One of the most important actions that executive leaders should be undertaking, especially during the corona virus pandemic, is targeting managers to re-establish their self-confidence. COVID-19 has pulled the rug out from under their feet and most managers, too, are feeling fragile, insecure and unsure. These feelings of insecurity don’t augur well for innovation, creativity, risk-taking and ultimately business growth, so steps need to be taken to regenerate a sense of purpose, value and contribution in managers.

We’ve all had them – managers that ooze a lack of confidence in their leadership efforts. The subsequent effects of this lack of confidence could be some or more of the following issues:

  • A difficulty in acknowledging good work in others
  • A tendency to take all the credit for good results
  • Not sharing mission-critical information
  • Micro-managing
  • Criticising other managers
  • Overly justifying actions or decisions
  • Indecisiveness
  • Arrogance

The above list destroys team cohesiveness and engenders insecurity and a lack of trust. Managerial self-confidence, however, establishes the platform for focused hard work and the possibility of team performance. John Baldoni (in Harvard Business Review) notes: “When it comes to leadership in the workplace, the primal spring of self-confidence is an understanding of what you have accomplished and what you feel you can do next”. He goes on to suggest that this is not just “happy talk”, but rather an identification of the strengths that make up the authentic you. It suggests that you have done the hard work of digging deep internally to find answers to three things:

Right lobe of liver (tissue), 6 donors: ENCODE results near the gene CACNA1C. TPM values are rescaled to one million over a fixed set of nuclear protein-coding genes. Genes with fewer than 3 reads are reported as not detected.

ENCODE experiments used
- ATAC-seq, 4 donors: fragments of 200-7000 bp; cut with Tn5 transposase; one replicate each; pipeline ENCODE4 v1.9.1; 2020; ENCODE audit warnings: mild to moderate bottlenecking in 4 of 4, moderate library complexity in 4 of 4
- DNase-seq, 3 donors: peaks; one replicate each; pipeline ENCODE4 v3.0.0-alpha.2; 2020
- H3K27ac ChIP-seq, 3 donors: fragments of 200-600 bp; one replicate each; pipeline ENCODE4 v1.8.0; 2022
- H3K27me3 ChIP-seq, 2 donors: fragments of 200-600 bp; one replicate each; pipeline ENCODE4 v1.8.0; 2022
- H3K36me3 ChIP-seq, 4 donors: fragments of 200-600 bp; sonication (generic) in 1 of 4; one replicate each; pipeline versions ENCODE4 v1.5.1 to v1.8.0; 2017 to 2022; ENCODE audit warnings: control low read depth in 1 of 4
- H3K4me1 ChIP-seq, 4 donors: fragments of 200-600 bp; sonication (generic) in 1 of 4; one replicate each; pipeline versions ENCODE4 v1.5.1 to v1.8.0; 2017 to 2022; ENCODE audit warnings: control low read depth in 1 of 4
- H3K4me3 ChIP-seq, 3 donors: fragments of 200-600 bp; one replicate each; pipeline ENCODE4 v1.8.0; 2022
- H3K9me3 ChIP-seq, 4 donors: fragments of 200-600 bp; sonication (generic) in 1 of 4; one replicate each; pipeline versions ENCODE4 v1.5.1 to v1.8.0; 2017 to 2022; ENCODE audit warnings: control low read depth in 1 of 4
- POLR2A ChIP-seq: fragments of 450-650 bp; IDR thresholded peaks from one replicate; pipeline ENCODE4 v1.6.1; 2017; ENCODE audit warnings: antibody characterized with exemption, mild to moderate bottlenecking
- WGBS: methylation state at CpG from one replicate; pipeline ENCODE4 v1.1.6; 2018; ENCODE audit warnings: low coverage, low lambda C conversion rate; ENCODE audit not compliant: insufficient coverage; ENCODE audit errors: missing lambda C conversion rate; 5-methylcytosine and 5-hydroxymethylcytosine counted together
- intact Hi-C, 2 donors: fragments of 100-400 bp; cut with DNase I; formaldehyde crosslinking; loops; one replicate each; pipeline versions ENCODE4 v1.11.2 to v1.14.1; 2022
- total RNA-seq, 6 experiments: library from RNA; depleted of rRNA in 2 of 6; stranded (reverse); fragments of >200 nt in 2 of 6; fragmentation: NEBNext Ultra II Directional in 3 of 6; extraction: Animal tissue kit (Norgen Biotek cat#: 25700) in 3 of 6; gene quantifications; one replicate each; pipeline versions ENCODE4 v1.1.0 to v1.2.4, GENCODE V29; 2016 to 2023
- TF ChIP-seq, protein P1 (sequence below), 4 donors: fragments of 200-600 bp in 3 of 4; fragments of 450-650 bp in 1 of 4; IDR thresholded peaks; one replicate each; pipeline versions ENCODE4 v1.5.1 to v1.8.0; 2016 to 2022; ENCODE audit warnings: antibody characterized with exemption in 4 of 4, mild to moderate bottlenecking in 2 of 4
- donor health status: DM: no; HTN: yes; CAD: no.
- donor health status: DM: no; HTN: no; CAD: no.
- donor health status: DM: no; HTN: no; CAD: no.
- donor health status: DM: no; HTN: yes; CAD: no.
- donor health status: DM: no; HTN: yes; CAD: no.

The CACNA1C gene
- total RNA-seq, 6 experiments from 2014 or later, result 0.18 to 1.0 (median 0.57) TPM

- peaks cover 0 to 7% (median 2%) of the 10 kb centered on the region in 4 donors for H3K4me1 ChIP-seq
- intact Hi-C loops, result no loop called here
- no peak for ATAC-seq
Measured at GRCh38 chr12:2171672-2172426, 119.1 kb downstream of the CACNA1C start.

1. What do you do well? Self-discovery here enables you to itemise the strengths and abilities that have brought you success to date and to focus on developing these skills even further.
  2. Why should people follow you? Two things need your focus here – your character and your competence. You need to be in a position of trustworthiness on both accounts – your integrity, consistency and honesty need to be totally unquestionable (character) and your leadership skills, communication excellence and technical understanding should be reliable (competence).
  3. What have you done to earn the trust of others? This question talks to the desirable quality of “followership”. Followership is gained through appropriate behaviour – being accountable for when things go right or wrong; taking the lead on a difficult assignment that no-one else wanted to handle; defusing conflict respectfully; standing up for the team; upholding the dignity of the human being, etc.

Executive leadership and other senior leaders should focus on re-establishing self-confidence in their managers. Self-confidence is considered one of the most influential motivators and regulators of behaviour in people’s everyday lives and thus impacts levels of performance significantly. In fact, a growing body of evidence suggests that one’s perception of ability or self-confidence is the central mediating construct of achievement strivings (e.g., Bandura, 1977; Ericsson et al., 1993; Harter, 1978; Kuhl, 1992; Nicholls, 1984). Leaders should therefore get involved with helping managers judge their own capabilities for goal accomplishment accurately.

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